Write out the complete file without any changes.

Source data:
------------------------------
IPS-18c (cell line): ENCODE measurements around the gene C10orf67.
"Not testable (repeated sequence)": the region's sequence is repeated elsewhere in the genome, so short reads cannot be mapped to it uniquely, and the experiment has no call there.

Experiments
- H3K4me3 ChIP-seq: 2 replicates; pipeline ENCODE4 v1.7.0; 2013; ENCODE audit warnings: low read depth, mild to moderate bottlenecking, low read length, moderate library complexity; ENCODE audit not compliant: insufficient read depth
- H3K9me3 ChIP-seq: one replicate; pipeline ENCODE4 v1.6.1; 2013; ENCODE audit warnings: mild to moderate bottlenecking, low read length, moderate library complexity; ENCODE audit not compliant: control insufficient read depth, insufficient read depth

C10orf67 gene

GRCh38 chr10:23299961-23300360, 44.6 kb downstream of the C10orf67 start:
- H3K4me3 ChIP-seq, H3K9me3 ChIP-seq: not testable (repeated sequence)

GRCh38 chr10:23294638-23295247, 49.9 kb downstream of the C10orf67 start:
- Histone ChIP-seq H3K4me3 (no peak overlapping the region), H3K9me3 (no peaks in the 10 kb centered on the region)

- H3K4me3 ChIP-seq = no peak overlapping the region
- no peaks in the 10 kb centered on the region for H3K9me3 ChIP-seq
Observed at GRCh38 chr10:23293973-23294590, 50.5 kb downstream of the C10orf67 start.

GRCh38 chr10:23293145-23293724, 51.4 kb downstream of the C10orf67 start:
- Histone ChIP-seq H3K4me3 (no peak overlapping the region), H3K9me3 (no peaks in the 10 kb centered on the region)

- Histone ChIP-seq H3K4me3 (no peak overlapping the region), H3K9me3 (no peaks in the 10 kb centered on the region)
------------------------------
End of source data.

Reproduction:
IPS-18c (cell line): ENCODE measurements around the gene C10orf67.
"Not testable (repeated sequence)": the region's sequence is repeated elsewhere in the genome, so short reads cannot be mapped to it uniquely, and the experiment has no call there.

Experiments
- H3K4me3 ChIP-seq: 2 replicates; pipeline ENCODE4 v1.7.0; 2013; ENCODE audit warnings: low read depth, mild to moderate bottlenecking, low read length, moderate library complexity; ENCODE audit not compliant: insufficient read depth
- H3K9me3 ChIP-seq: one replicate; pipeline ENCODE4 v1.6.1; 2013; ENCODE audit warnings: mild to moderate bottlenecking, low read length, moderate library complexity; ENCODE audit not compliant: control insufficient read depth, insufficient read depth

C10orf67 gene

GRCh38 chr10:23299961-23300360, 44.6 kb downstream of the C10orf67 start:
- H3K4me3 ChIP-seq, H3K9me3 ChIP-seq: not testable (repeated sequence)

GRCh38 chr10:23294638-23295247, 49.9 kb downstream of the C10orf67 start:
- Histone ChIP-seq H3K4me3 (no peak overlapping the region), H3K9me3 (no peaks in the 10 kb centered on the region)

- H3K4me3 ChIP-seq = no peak overlapping the region
- no peaks in the 10 kb centered on the region for H3K9me3 ChIP-seq
Observed at GRCh38 chr10:23293973-23294590, 50.5 kb downstream of the C10orf67 start.

GRCh38 chr10:23293145-23293724, 51.4 kb downstream of the C10orf67 start:
- Histone ChIP-seq H3K4me3 (no peak overlapping the region), H3K9me3 (no peaks in the 10 kb centered on the region)

- Histone ChIP-seq H3K4me3 (no peak overlapping the region), H3K9me3 (no peaks in the 10 kb centered on the region)